Gilbane Construction Saves Huge With AR
Augmented Reality (AR) continues to prove its worth in construction via Gilbane Building Company. The national construction company has been one of many to implement AR into its business processes— to profitable results and huge savings.
A typical project for Gilbane includes paper blueprints or digital models. However, the construction giant recently swapped pen and paper for Microsoft’s AR computer, Hololens, just last summer. Gilbane construction and augmented reality have since yielded $5,000 worth of savings.
How? After senior manager, John Myers, decided to explore the potential of Hololens in the industry. Using AR, Myers was able to view his projects in 3D as well as make use of holographic images of project sites.
Specific to one project in particular, Myers was able to identify that several steel frames ordered to support walls were too long. By merging Gilbane construction and augmented reality, Myers was able to take proactive measures and cancel the order before delivery. The frames were cut to size, and the use of AR saved the company $5,000 in labor costs by avoiding overtime expenses in having workers needlessly spend time cutting and refitting the frames themselves.
Beyond Gilbane Construction & Augmented Reality
Gilbane is far from the only construction company to take advantage of AR. In fact, Topcon Positioning Group, known for their work in manufacturing optical equipment for construction and surveying industries, partnered with the AR smart helmet makers, DAQRI, at the end of 2016. With a heads-up, hands-free display, the professional-grade wearable AR helmet was integrated into Topcon’s own construction processes by providing a wealth of applications: high-resolution 3D depth camera, 360-degree navigation cameras, high-tech augmented reality sensors, built-in programming, and much more.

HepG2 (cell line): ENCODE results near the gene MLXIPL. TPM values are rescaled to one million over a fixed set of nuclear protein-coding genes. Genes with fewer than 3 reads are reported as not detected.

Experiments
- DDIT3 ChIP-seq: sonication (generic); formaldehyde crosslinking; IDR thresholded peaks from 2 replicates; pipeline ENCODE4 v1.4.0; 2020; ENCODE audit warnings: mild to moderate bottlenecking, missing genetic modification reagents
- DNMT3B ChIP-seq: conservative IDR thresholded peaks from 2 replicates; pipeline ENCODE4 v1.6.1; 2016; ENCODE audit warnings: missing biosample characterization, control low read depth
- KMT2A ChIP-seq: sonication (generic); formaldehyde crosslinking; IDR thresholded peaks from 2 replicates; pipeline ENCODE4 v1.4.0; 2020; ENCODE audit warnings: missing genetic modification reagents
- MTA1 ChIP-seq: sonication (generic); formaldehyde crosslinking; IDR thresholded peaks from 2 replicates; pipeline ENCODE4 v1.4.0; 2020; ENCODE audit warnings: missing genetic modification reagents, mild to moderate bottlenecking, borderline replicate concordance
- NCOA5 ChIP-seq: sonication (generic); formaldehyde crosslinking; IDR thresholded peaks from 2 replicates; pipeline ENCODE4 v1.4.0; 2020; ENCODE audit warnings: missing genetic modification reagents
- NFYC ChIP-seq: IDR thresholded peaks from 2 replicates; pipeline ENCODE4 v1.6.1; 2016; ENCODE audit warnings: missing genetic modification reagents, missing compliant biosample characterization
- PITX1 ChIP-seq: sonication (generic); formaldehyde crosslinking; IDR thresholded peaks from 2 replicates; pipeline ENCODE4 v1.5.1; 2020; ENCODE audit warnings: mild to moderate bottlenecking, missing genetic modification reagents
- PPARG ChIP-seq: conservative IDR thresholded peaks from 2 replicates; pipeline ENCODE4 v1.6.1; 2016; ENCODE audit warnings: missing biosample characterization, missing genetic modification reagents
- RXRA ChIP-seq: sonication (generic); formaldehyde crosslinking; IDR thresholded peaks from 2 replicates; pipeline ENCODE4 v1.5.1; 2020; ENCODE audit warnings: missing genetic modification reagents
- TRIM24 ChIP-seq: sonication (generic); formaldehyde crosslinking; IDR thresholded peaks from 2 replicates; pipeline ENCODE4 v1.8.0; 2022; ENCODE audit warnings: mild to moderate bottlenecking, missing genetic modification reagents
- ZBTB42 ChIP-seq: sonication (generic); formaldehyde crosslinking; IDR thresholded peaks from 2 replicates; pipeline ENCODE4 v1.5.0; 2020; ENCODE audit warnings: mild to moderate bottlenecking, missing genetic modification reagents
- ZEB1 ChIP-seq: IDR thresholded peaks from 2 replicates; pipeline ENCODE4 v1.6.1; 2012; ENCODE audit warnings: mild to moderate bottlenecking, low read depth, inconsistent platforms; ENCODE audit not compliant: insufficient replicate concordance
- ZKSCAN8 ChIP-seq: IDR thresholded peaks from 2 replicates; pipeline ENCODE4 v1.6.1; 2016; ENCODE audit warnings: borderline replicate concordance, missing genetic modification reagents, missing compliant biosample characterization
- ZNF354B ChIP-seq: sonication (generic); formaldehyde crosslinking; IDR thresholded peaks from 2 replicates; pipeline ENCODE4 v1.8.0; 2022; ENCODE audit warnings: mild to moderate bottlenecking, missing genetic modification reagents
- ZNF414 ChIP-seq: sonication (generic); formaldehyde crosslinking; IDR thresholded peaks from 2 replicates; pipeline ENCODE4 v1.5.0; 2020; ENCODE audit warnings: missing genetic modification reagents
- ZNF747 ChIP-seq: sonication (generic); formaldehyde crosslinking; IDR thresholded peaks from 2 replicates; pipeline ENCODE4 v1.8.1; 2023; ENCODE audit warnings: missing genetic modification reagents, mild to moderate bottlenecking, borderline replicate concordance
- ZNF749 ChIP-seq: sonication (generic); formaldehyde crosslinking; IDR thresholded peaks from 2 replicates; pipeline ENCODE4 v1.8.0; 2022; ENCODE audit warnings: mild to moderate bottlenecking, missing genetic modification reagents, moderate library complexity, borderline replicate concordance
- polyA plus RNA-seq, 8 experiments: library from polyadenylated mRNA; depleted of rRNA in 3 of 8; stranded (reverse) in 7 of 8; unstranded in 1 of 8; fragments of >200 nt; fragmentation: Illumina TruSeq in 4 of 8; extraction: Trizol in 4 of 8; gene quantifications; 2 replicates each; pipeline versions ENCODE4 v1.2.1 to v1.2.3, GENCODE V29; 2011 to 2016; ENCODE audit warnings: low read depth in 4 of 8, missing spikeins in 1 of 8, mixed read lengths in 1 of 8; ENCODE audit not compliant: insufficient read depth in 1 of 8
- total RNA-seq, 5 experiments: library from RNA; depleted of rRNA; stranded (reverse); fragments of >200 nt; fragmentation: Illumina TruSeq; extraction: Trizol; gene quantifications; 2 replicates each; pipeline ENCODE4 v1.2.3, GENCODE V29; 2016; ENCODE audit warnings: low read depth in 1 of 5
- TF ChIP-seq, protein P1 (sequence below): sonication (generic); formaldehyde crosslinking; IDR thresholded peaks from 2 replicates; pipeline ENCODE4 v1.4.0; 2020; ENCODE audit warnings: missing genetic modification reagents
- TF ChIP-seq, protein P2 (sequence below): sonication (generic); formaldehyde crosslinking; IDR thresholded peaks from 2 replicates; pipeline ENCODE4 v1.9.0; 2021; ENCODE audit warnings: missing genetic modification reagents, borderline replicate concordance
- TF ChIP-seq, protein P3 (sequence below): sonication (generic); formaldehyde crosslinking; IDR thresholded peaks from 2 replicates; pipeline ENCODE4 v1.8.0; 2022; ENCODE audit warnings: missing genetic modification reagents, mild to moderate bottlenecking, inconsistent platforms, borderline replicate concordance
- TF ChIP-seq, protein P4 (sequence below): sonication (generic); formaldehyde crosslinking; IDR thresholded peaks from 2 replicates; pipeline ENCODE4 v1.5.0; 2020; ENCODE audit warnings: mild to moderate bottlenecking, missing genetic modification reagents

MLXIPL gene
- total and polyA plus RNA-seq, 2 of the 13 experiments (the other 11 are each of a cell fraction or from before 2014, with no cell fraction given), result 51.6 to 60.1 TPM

Augmented reality tech is looking to solve time and resource management problems common to the construction industry, while providing instant communication and information between workers in the field and those located remotely. With time and management directly related to profit, AR is in the immediate line of sight of the industry’s future.
Just last summer, the Bureau of Labor Statistics reported 143,000 unfilled construction positions, with a cut in over 2.3 million jobs between 2006 and 2011, and a 20% decline in skilled labor that is still affecting the industry to this day. The solution? Many companies are looking to AR to fill the labor gap. How? By improving the skill-set of current workers.
Similar to how Gilbane construction and augmented reality worked together to reduce time and save money, other construction companies can use the tech to see improvements in whatever area they are lacking in. AR is really just a technology that superimposes information diagrams onto real-world objects to yield the company the most relevant information specific to its task. Whether that task is extending labor, bringing up project site information, or something entirely different, AR comes down to one thing: making the construction industry the best it can be.